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9 Amazing Alternatives to National Parks

9 Amazing Alternatives to National Parks

Discover the natural beauty and extraordinary wonders of California’s state parks

California’s nine national parks include some of America’s most iconic landscapes, including Yosemite Valley’s granite spires, Death Valley’s soaring sand dunes, and Sequoia’s gargantuan trees. But the grandeur of these places sometimes makes us forget to look for natural beauty beyond their borders. The Golden State is also home to 280 state parks—the nation’s largest state park system—brimming with their own extraordinary wonders. Snow-capped mountains? Check. Cactus-filled desert? Check. Wave-sculpted coastline? Check. If you’re looking for a national park alternative, there’s a California state park with your name on it. Here’s a collection for all nine national parks—and we even included one for Point Reyes National Seashore.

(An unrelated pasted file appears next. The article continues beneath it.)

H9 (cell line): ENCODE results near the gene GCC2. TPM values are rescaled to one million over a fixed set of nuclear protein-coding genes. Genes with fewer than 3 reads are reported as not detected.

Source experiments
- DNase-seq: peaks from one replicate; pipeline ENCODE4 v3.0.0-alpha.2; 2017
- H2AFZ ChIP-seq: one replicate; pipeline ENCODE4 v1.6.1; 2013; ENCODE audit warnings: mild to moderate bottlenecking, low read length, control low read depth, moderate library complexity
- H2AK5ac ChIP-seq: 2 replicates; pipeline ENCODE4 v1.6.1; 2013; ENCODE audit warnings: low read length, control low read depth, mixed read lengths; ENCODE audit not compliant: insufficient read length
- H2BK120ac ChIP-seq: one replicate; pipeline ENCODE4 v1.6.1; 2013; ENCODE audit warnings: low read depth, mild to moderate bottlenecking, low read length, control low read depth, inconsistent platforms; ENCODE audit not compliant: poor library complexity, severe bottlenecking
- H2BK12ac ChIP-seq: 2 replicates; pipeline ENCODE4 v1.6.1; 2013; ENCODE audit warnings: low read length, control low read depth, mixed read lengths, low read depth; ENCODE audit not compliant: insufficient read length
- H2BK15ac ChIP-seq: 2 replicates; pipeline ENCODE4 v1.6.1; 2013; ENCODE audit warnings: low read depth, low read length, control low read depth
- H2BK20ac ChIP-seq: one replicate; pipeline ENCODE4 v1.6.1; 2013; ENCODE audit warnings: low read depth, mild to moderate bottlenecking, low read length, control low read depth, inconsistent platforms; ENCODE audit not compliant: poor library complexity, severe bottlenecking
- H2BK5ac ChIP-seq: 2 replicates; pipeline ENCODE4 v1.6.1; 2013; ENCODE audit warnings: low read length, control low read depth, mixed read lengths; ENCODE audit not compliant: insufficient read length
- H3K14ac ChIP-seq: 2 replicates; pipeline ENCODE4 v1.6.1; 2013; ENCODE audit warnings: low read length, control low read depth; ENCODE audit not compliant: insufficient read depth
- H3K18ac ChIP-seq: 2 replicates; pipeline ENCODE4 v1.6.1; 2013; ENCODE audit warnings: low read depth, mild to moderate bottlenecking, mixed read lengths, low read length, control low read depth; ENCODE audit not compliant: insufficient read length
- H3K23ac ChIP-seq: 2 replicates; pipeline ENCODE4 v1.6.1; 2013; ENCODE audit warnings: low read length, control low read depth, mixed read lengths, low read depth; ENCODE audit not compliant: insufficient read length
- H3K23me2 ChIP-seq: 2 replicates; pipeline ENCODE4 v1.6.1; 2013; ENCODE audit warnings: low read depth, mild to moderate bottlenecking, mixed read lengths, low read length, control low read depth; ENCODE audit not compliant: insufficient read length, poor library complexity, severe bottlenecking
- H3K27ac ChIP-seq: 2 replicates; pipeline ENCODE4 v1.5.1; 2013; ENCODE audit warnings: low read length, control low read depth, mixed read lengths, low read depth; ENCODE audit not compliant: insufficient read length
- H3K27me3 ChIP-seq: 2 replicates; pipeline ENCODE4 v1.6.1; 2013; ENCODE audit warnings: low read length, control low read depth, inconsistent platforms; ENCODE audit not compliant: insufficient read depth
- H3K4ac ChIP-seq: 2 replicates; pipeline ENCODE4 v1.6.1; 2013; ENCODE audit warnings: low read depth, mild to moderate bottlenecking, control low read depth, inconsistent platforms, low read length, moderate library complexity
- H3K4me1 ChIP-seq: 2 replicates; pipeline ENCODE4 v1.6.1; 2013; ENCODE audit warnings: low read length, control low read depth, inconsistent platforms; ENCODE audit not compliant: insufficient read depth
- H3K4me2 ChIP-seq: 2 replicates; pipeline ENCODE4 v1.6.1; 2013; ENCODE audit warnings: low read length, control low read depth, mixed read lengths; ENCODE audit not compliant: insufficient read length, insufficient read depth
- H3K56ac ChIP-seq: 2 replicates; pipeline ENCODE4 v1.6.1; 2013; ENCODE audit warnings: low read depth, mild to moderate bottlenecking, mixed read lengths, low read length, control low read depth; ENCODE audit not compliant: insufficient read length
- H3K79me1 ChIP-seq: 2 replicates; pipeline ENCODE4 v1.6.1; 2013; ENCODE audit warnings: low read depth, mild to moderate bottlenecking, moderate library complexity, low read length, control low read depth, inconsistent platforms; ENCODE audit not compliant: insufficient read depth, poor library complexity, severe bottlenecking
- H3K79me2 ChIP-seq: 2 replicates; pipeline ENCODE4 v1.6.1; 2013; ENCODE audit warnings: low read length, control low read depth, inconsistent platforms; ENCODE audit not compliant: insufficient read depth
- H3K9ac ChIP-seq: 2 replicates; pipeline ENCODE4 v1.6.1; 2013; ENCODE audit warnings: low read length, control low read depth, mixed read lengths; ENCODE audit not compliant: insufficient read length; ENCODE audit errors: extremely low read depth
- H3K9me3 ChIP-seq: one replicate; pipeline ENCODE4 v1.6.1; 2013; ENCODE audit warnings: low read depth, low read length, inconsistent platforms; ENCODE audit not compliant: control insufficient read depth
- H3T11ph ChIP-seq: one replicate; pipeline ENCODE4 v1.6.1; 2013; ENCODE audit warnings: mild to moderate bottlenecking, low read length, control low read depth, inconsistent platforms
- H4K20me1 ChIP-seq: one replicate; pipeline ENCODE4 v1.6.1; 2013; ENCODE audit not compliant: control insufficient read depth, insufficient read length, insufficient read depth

Yosemite National Park

Let’s say you’re craving the grandeur of granite and alpine scenery, but don’t want to brave Yosemite’s holiday crowds. Make a date with Southern California’s mountain majesty at Mount San Jacinto State Park, a pine- and fir-clad wonderland dominated by the granite massif of 10,834-foot Mount San Jacinto. From Palm Springs, access the summit by riding the Aerial Tramway to Mountain Station, then setting out on foot. Or drive to the village of Idyllwild to explore other park trails, including a section of the 2,650-mile Pacific Crest Trail.

Redwood National Park